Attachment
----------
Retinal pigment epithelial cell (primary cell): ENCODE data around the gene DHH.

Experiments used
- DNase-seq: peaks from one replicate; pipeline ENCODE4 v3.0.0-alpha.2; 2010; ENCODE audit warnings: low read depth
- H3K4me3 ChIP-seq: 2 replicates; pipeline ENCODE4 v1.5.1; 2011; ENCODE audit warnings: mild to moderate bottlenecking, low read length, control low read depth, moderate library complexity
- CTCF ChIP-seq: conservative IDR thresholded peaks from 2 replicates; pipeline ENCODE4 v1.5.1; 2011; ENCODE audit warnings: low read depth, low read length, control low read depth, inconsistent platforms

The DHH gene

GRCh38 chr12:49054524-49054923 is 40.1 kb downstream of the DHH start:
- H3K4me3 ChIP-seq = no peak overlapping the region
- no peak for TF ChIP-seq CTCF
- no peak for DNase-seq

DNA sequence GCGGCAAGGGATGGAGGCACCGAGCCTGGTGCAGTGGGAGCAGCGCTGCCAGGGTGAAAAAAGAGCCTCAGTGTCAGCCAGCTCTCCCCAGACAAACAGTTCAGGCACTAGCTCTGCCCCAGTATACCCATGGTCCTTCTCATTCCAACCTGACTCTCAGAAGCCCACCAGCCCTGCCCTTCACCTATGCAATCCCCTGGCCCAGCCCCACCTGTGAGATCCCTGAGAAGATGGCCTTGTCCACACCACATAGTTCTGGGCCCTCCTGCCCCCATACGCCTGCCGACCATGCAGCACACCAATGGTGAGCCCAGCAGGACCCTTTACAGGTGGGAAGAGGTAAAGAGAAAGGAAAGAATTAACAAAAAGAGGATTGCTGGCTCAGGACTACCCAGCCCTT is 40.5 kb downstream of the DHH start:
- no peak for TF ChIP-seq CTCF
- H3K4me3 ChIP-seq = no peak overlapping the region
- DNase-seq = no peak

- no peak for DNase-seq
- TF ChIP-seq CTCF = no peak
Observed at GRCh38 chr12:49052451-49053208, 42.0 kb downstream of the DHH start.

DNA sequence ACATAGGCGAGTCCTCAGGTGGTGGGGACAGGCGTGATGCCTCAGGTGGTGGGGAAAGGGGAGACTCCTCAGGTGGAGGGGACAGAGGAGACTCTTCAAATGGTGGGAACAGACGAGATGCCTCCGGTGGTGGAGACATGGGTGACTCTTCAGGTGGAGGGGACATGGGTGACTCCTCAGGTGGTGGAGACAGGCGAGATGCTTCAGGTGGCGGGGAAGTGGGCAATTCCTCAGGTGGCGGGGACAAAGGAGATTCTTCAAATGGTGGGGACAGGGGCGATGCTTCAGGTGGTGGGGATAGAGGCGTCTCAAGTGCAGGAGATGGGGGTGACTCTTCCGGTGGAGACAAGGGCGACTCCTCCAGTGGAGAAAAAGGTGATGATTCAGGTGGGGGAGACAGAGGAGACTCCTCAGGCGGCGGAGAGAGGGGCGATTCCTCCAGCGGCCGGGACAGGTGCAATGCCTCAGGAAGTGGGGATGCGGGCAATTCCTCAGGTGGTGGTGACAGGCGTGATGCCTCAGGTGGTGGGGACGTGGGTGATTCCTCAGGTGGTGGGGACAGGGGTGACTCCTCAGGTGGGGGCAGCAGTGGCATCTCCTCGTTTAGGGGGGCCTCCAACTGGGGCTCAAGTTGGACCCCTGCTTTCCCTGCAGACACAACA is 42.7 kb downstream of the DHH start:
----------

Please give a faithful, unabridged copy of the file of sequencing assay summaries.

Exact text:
Retinal pigment epithelial cell (primary cell): ENCODE data around the gene DHH.

Experiments used
- DNase-seq: peaks from one replicate; pipeline ENCODE4 v3.0.0-alpha.2; 2010; ENCODE audit warnings: low read depth
- H3K4me3 ChIP-seq: 2 replicates; pipeline ENCODE4 v1.5.1; 2011; ENCODE audit warnings: mild to moderate bottlenecking, low read length, control low read depth, moderate library complexity
- CTCF ChIP-seq: conservative IDR thresholded peaks from 2 replicates; pipeline ENCODE4 v1.5.1; 2011; ENCODE audit warnings: low read depth, low read length, control low read depth, inconsistent platforms

The DHH gene

GRCh38 chr12:49054524-49054923 is 40.1 kb downstream of the DHH start:
- H3K4me3 ChIP-seq = no peak overlapping the region
- no peak for TF ChIP-seq CTCF
- no peak for DNase-seq

DNA sequence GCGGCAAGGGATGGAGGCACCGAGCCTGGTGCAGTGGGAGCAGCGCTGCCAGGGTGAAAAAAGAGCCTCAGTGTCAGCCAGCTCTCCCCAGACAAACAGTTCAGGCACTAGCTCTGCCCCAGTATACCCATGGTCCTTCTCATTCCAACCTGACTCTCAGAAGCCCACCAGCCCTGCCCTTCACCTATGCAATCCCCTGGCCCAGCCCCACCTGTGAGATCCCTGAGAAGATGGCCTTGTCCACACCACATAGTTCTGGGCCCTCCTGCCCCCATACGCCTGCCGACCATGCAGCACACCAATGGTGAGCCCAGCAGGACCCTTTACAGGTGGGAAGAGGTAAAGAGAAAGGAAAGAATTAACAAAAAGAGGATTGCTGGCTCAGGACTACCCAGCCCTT is 40.5 kb downstream of the DHH start:
- no peak for TF ChIP-seq CTCF
- H3K4me3 ChIP-seq = no peak overlapping the region
- DNase-seq = no peak

- no peak for DNase-seq
- TF ChIP-seq CTCF = no peak
Observed at GRCh38 chr12:49052451-49053208, 42.0 kb downstream of the DHH start.

DNA sequence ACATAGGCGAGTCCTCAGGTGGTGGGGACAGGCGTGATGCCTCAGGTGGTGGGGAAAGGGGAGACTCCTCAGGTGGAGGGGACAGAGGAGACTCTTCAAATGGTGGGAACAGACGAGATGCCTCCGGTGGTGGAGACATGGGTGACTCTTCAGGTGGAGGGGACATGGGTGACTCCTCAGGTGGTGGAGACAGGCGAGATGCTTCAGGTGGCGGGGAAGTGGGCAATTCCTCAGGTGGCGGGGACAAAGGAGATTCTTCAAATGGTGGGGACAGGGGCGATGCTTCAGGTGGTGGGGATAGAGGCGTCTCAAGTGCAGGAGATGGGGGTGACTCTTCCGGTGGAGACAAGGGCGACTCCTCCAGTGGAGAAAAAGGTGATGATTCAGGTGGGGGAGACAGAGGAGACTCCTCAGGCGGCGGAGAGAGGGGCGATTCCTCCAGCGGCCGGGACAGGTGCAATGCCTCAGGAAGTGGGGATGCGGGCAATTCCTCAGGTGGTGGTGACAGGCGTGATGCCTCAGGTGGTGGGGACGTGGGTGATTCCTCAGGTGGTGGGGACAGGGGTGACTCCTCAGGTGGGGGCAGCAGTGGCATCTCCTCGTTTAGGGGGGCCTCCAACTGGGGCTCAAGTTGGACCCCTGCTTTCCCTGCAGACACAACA is 42.7 kb downstream of the DHH start: